Environment

A pump jack operates at a well site.

The Amount of Water Used in Fracking Has Increased Dramatically

A new study of major U.S. fracking sites finds that water use per well increased by up to 770 percent from 2011 to 2016.

Stella Bowles stands on a riverbank.

How One Kid Stopped the Contamination of a River

To halt the illegal flow of raw sewage into Nova Scotia’s LaHave River, it took a determined 11-year-old with water samples and a Facebook page.

a girl works on a drawing amid a smoky haze

Will Washington State Voters Make History on Climate Change?

The state could be the first in the union to adopt a carbon price by ballot.

Tong-Wielding ‘Trash Runners’ Fight Litter in Shanghai

Picking up trash while jogging is not everyone’s idea of a good time, but in Shanghai, it’s an increasingly popular way to socialize (and keep litter in check).

Here Comes Amsterdam’s Man-Made Island for Sustainable, Affordable Housing

Centrumeiland will soon hold hundreds of affordable homes with the lightest of possible carbon footprints.

A policewoman in the Indian city of Patna directs traffic.

Gasping for Air in India’s Industrial North

Air pollution kills one million Indians annually. In the northern city of Patna, the toxic air shaves an average of four years off residents’ lives.

A man cools off in fountain on the Rose Kennedy Greenway during a heat wave in Boston.

Why Did So Many Die in Quebec’s Heat Wave?

When temperatures in Montréal spiked, living alone proved to be deadly.

Climate Report: Not Good

In a week full of climate-related terrors, don’t expect to find much good news in the American Meteorological Society’s annual report card on the state of the planet.

Animals Feel the Strain of Europe’s Heatwave

They’re getting shoes, taking shelter in tunnels, and finding other ways to keep cool in the dangerous heat.

A manmade island full of plants floats on a canal, with a large building behind it.

Fake Riverbanks Turn a Chicago Canal ‘Wild’

Chicago’s manmade North Branch Canal is polluted and lacks natural habitat. Enter 80 coconut-fiber “islands” that host wildlife and filter the water.

A building and street signs are reflected in flood waters.

The Cost of Flood Insurance Is a Price Worth Paying

Hours before it was set to expire, Congress reauthorized the National Flood Insurance Program. That’s a good thing: Despite its many problems, America needs it now more than ever.

How to Fight Police Violence, Pollution, and Poverty, at the Same Time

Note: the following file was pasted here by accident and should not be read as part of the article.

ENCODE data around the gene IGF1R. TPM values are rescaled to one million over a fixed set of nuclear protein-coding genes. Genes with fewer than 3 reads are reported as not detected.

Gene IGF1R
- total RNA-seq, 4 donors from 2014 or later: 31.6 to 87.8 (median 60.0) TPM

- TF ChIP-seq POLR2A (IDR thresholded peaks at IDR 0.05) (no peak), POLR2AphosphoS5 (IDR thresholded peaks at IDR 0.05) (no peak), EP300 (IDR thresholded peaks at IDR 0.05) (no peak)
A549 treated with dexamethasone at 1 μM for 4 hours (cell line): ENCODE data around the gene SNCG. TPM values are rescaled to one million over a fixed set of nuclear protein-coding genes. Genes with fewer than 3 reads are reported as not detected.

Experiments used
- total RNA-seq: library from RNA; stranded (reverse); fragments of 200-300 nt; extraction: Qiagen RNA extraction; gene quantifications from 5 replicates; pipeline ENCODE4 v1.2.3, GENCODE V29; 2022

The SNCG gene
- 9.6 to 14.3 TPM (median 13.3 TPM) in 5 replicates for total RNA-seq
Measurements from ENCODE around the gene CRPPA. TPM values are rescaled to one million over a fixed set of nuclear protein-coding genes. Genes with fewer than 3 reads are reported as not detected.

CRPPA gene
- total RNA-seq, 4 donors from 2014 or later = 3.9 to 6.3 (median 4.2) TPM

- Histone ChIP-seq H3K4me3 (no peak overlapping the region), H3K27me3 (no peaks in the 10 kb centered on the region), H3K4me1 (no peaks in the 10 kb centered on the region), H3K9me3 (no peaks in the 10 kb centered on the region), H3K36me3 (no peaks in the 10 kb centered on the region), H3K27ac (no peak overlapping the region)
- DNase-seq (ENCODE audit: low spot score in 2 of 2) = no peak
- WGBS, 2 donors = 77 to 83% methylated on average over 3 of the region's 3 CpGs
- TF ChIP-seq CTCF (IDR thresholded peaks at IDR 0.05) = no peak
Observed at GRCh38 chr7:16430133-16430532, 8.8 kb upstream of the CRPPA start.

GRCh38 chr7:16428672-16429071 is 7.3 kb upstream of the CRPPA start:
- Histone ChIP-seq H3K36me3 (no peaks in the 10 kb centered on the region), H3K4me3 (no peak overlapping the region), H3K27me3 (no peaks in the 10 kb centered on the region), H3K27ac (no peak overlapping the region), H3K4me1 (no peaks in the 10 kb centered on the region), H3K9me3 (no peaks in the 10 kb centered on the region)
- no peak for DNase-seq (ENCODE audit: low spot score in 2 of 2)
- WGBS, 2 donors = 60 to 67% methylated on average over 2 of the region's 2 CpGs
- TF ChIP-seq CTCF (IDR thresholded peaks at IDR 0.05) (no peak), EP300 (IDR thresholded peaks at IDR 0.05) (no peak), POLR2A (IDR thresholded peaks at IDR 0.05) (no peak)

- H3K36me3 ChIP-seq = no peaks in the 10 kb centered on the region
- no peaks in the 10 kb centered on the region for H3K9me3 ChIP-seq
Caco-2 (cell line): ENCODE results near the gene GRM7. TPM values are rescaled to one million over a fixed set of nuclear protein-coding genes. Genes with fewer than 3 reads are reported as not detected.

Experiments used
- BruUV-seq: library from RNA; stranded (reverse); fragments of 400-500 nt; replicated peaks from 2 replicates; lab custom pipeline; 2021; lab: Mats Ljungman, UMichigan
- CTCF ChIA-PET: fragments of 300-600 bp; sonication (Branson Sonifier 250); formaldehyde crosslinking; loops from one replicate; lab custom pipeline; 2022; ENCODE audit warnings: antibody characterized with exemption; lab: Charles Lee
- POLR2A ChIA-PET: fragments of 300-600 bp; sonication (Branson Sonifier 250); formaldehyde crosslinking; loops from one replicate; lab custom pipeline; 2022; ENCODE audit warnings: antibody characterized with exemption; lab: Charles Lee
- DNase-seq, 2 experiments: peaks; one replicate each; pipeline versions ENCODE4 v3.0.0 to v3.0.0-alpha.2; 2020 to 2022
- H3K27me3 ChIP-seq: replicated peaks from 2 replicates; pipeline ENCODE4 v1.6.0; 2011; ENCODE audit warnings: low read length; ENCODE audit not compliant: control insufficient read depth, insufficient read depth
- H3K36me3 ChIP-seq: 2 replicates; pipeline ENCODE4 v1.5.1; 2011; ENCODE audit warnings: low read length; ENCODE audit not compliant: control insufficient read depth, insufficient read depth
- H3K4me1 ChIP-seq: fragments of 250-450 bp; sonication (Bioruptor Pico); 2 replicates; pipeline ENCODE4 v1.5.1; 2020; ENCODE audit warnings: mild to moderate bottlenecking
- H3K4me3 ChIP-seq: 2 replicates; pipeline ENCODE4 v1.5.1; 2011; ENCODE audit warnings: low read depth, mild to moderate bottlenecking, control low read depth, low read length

Summer Lee is the first black woman elected to represent the Pittsburgh region in the state legislature. And she wants to set the record straight on the confluence of factors eating her constituents alive.  

The U.S. Steel Edgar Thomson steel plant

Environmentalists by Necessity

In the old steel town of Braddock, Pennsylvania, the toxic footprint is emblematic of what it means to suffer environmental injustice in the U.S. And nobody invested in the town’s future can afford to ignore it.

How Trump Is Targeting California’s Air Pollution Standards

At stake: The state’s half-century-long right to regulate auto emissions.

Animals Need Infrastructure Too

Highways are dangerous barriers for all sorts of wildlife. Around the world, bridges and tunnels just for animals make it easier for them to migrate, mate, eat, and survive.

An urban garden for collecting stormwater runoff.

The Healing Potential of Turning Vacant Lots Green

A new study finds turning vacant lots into green space can improve the mental health of residents in the hardest-hit neighborhoods.

The Teen Who Wanted to Fix Atlanta’s Noise Pollution Problem

In the 1970s, one local high-school girl went to some of the loudest parts of the city to see just how bad the problem was.

A Mexican gray wolf

Scientists Decry the Border Wall’s Harm to Wildlife

More than 2,500 scientists have co-signed a paper describing the “significant” harm to wildlife posed by infrastructure on the U.S.-Mexico border.

A woman stands amid the charred remains of burned-out cars in Mati, east of Athens.

Just How Bad Is the European Heat Wave?

As fatal wildfires ravage the Athens region, Northern European cities are broiling in record-breaking summer heat.

A hand reaches out to inspect a lemon on a lemon tree.

L.A.’s Incentive for Urban Farming Fails to Take Root

Hardly any lots have received a tax break so far under the Urban Agriculture Incentive Zones program.

A surfer rides the waves under a hot, setting sun.

Climate Change May Cause 26,000 More U.S. Suicides by 2050

Unusually hot days have profound effects on mental health and human physiology.